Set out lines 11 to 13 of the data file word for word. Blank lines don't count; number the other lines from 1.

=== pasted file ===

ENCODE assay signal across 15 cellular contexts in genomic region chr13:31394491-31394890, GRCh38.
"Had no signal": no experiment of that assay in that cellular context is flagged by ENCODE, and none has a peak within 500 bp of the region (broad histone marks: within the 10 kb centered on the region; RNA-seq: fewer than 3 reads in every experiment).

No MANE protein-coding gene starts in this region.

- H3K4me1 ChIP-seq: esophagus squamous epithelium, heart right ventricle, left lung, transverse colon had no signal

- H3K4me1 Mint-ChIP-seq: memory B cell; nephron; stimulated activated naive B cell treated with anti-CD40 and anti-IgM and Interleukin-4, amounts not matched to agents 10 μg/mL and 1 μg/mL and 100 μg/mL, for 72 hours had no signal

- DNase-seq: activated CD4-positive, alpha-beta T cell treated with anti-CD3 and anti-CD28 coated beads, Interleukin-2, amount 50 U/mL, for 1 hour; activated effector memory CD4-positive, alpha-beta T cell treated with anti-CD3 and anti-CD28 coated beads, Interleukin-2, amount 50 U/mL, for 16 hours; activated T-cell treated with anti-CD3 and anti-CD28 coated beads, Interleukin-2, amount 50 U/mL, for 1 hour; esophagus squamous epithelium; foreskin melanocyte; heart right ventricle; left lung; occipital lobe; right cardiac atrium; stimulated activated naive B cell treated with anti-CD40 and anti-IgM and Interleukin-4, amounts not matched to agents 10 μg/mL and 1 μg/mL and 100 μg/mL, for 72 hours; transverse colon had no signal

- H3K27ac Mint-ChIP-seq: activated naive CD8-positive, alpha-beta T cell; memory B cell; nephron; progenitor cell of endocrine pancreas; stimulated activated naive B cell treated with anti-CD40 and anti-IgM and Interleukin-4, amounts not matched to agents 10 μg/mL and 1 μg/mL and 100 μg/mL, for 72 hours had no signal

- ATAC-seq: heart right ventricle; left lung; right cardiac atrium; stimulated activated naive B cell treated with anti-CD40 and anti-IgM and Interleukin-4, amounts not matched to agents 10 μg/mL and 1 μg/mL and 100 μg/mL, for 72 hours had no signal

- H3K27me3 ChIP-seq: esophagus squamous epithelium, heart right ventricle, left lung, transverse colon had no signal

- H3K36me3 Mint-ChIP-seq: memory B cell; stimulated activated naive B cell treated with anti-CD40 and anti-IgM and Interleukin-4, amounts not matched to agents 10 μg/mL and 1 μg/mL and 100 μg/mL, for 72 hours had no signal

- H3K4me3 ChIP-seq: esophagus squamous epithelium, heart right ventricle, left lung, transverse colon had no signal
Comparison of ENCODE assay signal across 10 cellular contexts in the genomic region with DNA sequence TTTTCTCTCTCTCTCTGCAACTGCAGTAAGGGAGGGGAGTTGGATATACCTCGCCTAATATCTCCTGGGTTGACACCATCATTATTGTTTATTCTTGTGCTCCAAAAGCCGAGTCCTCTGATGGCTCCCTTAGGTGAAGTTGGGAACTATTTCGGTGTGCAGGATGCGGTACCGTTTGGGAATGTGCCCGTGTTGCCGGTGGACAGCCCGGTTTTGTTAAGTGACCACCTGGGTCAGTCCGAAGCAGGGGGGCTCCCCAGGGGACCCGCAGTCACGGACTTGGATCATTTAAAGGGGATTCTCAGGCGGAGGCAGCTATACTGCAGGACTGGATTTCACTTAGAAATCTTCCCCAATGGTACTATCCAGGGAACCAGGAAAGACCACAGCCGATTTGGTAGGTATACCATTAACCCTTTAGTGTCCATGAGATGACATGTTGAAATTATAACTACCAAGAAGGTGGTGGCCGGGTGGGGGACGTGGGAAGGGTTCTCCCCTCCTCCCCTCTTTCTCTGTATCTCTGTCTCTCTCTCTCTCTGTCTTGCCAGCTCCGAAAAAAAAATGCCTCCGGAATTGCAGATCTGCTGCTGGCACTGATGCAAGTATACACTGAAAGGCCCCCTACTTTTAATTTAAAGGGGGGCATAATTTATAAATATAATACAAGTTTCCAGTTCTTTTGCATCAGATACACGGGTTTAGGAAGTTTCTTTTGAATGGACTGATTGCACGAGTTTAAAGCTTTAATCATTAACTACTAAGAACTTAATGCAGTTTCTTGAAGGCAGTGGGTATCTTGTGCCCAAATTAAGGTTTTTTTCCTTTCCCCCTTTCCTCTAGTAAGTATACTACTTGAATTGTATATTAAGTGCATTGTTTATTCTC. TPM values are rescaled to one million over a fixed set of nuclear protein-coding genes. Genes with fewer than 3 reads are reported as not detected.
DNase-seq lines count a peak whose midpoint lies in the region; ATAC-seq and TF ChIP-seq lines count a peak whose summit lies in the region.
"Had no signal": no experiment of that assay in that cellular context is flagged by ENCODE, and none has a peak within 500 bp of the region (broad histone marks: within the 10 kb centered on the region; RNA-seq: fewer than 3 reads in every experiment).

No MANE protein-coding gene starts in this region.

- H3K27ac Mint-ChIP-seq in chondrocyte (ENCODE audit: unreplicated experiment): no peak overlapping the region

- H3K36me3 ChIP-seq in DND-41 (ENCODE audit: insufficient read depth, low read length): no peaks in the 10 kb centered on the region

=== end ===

- H3K4me3 ChIP-seq: esophagus squamous epithelium, heart right ventricle, left lung, transverse colon had no signal
Comparison of ENCODE assay signal across 10 cellular contexts in the genomic region with DNA sequence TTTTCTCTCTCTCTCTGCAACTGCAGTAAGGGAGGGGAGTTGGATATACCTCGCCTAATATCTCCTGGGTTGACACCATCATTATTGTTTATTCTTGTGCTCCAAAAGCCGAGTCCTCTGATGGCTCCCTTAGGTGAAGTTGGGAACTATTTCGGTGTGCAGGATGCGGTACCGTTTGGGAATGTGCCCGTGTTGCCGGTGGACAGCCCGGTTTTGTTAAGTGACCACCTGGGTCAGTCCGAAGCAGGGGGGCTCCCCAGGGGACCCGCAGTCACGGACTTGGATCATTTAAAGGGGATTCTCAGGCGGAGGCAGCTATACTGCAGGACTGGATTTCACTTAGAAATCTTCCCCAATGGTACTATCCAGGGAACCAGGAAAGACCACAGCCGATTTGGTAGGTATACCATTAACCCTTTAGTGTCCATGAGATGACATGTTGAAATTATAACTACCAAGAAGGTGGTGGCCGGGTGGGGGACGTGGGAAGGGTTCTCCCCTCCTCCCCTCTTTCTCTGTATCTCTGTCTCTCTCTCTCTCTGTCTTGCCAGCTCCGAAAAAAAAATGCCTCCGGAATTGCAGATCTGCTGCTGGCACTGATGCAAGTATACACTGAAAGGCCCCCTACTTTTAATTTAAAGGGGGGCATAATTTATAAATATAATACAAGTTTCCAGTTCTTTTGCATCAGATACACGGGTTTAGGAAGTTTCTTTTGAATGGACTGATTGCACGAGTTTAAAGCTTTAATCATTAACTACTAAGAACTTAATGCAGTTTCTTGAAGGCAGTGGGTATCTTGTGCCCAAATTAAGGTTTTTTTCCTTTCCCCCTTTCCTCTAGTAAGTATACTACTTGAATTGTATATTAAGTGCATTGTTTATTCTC. TPM values are rescaled to one million over a fixed set of nuclear protein-coding genes. Genes with fewer than 3 reads are reported as not detected.
DNase-seq lines count a peak whose midpoint lies in the region; ATAC-seq and TF ChIP-seq lines count a peak whose summit lies in the region.